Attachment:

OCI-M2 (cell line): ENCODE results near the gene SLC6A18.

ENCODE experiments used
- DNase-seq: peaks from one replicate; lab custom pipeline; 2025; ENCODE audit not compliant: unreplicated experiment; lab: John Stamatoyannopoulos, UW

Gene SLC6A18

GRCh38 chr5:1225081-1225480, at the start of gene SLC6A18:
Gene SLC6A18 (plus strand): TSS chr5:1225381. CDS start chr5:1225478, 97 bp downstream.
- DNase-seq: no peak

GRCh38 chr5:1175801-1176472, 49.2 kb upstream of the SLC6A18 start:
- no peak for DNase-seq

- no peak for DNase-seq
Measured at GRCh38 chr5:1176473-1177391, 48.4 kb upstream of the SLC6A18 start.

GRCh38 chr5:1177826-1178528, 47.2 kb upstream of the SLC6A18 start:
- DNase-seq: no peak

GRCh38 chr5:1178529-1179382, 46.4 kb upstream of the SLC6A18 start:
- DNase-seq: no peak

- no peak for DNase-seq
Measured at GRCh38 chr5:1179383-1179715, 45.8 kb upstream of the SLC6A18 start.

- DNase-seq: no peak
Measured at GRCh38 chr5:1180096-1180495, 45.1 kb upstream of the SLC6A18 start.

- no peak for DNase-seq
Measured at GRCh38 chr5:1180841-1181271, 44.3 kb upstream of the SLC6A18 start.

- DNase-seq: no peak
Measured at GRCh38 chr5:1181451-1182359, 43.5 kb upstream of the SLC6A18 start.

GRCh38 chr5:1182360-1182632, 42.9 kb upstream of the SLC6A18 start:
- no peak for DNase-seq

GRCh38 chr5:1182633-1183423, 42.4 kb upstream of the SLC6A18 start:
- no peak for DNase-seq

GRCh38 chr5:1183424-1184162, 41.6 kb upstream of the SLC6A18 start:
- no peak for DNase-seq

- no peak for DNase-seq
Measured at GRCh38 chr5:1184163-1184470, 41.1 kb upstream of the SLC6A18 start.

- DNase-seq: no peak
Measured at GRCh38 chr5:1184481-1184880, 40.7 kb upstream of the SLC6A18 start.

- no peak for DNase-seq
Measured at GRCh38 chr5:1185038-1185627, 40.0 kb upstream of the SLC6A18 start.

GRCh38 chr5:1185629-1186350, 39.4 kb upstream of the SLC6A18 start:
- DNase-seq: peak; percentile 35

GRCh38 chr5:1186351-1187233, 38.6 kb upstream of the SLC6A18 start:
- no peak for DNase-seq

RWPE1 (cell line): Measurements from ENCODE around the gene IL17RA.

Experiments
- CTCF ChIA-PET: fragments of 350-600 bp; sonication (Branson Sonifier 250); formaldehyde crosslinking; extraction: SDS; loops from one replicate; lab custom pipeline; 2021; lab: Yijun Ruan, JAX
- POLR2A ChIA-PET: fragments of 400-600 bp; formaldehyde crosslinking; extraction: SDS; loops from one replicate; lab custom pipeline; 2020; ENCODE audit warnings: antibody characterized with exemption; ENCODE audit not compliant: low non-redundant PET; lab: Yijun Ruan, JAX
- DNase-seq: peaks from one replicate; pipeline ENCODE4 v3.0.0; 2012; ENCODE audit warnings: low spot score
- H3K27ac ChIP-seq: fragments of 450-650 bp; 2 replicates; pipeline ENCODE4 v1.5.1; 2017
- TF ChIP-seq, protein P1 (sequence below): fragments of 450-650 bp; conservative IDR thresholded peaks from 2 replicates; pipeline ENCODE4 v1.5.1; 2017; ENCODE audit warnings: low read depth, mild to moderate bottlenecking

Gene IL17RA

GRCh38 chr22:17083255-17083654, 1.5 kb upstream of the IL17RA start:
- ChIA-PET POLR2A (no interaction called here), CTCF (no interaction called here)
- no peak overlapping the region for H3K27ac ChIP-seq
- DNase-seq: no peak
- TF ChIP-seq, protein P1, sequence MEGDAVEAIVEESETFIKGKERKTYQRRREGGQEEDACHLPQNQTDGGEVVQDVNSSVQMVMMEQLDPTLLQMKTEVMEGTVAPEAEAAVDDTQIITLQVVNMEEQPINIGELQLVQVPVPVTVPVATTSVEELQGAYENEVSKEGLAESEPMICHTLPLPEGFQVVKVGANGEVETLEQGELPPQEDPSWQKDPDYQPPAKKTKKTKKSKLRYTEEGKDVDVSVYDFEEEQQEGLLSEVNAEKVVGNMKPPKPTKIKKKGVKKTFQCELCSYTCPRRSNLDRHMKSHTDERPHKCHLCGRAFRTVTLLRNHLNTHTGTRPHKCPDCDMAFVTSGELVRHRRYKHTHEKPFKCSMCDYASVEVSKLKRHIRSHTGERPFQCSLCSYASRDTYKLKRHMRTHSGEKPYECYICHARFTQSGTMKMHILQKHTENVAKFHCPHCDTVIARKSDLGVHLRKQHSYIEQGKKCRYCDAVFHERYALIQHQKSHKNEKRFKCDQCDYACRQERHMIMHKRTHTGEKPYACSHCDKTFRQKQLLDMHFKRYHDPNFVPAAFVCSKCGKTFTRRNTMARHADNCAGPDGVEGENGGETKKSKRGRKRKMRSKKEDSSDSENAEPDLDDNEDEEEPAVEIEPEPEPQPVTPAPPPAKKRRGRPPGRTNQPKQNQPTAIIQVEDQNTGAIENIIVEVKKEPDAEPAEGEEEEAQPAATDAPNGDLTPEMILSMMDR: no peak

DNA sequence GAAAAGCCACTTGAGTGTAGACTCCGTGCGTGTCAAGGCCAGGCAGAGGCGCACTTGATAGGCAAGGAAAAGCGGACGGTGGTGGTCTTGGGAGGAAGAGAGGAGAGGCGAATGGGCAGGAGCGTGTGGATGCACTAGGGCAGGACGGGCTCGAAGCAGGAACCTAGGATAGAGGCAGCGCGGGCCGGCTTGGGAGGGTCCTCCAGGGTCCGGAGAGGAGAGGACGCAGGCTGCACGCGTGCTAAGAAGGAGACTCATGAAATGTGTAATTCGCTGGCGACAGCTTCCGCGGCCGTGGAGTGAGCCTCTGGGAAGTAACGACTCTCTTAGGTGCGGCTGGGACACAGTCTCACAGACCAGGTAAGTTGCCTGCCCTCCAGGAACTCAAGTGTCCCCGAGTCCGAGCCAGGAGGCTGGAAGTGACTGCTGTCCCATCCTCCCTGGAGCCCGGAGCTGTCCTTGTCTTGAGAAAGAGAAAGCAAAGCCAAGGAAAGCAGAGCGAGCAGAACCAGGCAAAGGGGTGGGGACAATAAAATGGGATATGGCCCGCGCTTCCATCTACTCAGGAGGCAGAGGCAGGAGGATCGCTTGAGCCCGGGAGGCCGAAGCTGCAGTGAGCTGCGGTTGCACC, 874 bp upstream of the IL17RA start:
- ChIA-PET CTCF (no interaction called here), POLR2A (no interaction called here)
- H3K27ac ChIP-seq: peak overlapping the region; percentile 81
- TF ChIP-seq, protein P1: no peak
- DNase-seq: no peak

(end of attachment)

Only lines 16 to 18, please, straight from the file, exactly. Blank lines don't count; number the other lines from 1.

- no peak for DNase-seq
Measured at GRCh38 chr5:1179383-1179715, 45.8 kb upstream of the SLC6A18 start.

- DNase-seq: no peak